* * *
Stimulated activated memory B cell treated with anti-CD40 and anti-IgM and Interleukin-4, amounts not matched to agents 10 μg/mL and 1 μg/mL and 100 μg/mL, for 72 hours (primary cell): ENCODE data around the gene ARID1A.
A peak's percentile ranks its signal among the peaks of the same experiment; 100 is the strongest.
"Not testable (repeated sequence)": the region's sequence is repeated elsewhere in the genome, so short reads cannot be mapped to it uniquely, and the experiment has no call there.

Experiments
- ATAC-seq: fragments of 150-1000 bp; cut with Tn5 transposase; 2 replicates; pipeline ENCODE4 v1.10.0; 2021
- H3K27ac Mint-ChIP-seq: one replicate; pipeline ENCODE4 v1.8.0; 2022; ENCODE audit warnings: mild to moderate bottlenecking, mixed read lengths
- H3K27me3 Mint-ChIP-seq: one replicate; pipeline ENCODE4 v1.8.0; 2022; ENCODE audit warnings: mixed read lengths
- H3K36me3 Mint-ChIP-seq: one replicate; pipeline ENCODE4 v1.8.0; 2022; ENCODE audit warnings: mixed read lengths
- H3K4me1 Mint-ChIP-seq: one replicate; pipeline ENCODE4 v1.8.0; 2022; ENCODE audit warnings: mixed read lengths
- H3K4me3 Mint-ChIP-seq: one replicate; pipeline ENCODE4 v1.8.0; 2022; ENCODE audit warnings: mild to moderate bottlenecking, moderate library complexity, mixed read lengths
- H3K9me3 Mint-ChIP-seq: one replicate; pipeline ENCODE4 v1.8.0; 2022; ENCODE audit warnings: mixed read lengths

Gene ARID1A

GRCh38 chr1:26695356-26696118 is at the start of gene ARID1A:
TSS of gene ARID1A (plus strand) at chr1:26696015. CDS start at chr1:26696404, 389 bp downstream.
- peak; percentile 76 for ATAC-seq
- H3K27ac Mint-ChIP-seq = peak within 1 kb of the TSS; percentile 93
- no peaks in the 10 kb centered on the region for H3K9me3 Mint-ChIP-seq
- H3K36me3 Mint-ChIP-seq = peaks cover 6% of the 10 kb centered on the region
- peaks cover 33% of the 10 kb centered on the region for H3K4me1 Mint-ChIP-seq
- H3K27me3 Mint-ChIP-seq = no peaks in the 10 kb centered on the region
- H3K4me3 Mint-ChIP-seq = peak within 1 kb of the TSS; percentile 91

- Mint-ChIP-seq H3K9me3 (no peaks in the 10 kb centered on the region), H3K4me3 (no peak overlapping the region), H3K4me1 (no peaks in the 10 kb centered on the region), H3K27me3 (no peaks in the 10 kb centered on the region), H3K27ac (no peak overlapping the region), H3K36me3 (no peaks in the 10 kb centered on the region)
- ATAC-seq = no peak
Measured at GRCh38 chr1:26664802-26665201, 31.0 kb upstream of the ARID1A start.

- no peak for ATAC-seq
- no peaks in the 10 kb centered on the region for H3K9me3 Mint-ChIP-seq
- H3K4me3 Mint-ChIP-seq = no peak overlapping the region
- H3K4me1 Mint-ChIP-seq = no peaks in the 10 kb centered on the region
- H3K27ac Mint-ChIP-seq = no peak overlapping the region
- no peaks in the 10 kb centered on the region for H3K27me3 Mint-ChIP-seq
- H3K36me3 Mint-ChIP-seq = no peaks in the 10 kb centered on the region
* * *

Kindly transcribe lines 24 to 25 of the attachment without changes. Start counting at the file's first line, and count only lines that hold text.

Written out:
Measured at GRCh38 chr1:26664802-26665201, 31.0 kb upstream of the ARID1A start.

- no peak for ATAC-seq